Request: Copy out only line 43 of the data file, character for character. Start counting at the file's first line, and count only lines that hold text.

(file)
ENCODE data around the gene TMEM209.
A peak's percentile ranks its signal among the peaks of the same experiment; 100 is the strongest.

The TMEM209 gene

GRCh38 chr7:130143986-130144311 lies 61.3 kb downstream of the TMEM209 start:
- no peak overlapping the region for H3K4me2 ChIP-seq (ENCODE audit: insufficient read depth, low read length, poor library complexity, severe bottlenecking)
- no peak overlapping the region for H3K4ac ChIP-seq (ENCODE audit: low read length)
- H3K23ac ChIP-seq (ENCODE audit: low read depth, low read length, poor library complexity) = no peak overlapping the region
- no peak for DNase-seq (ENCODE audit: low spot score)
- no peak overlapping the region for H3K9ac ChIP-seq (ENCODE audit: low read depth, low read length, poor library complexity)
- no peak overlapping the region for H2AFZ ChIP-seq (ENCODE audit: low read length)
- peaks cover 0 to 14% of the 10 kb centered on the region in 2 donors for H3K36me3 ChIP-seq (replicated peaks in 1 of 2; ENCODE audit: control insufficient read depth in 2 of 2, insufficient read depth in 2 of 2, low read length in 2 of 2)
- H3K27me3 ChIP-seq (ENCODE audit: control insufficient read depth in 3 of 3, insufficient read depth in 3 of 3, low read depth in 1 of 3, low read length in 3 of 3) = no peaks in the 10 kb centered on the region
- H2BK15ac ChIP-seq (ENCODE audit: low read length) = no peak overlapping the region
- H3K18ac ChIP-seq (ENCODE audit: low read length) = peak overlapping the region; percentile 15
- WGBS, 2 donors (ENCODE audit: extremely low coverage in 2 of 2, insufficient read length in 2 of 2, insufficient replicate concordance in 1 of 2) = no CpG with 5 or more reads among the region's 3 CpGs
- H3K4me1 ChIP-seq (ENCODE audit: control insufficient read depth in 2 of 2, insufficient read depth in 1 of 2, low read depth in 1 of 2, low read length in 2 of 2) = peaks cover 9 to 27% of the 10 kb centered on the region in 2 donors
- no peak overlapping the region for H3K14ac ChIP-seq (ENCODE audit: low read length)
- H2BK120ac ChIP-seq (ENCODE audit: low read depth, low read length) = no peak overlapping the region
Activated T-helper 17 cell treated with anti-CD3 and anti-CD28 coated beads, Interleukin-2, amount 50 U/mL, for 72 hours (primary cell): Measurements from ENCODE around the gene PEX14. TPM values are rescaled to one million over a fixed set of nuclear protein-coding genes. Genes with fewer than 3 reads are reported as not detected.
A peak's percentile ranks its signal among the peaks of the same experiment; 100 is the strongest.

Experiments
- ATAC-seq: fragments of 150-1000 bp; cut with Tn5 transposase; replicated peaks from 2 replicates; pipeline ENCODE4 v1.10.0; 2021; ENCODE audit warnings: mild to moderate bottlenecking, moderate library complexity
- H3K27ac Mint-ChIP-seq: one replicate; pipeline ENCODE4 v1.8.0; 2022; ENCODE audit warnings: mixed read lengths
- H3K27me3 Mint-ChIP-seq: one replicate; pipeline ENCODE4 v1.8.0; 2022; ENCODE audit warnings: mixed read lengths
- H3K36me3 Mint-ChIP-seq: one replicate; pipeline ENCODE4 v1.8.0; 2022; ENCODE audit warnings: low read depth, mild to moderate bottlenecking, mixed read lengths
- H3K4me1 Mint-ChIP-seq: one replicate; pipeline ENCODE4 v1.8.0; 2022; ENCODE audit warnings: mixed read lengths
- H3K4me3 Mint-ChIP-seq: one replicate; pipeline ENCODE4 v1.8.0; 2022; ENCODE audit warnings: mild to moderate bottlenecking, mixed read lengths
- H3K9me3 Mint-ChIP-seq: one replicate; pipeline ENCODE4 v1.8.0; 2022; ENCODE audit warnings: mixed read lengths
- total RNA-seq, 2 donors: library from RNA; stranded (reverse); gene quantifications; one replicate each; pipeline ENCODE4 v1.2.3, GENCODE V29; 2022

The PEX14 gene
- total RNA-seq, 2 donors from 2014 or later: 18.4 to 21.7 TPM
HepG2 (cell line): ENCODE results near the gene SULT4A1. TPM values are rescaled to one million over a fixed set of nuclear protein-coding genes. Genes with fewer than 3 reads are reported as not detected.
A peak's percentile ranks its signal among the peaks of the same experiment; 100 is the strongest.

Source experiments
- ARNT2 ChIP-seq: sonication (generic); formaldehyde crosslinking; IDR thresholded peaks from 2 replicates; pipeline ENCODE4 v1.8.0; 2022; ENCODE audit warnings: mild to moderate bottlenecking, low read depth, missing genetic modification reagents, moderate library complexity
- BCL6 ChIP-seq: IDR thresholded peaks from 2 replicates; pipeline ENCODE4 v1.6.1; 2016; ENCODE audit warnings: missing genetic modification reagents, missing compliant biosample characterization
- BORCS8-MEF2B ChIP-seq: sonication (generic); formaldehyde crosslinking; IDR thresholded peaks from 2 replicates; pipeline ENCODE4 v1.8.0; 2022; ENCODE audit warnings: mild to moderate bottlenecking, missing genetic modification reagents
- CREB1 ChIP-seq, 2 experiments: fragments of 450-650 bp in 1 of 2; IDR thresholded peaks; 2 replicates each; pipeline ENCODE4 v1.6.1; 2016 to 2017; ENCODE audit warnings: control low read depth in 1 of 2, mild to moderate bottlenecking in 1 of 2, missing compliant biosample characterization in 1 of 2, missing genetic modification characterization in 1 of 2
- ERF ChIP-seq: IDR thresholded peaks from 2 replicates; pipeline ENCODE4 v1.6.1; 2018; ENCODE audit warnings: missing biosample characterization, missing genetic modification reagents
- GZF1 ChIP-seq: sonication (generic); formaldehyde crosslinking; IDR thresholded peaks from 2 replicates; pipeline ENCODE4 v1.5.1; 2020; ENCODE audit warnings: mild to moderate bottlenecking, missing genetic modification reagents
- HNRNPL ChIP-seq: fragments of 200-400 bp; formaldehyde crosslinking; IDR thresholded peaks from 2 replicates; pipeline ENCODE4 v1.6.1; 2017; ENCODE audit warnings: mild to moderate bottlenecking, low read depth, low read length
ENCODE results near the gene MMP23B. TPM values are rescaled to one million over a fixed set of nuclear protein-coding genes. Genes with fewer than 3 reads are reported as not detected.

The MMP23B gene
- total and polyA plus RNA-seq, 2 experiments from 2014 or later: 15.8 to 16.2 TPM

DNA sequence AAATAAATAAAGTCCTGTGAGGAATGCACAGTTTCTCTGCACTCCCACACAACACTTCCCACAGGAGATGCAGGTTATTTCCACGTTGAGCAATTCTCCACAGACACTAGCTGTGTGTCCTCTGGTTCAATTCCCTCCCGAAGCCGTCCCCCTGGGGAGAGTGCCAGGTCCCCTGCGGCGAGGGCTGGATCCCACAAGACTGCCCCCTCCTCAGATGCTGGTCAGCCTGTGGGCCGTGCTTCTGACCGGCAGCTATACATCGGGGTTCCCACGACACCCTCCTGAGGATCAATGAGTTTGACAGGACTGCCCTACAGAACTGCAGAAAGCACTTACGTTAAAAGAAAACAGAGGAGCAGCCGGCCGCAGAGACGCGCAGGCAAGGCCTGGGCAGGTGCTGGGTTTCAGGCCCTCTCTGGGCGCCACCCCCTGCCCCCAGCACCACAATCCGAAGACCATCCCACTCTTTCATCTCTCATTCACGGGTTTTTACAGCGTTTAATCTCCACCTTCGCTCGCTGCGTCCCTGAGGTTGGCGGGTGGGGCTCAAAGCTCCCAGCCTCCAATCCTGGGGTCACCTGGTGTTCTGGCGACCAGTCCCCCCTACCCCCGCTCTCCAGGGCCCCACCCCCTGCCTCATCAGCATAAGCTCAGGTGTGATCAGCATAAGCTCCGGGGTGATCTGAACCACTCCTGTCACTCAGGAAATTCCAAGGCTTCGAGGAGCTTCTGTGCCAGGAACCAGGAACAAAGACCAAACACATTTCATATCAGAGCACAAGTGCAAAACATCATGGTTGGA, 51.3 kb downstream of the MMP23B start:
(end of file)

The MMP23B gene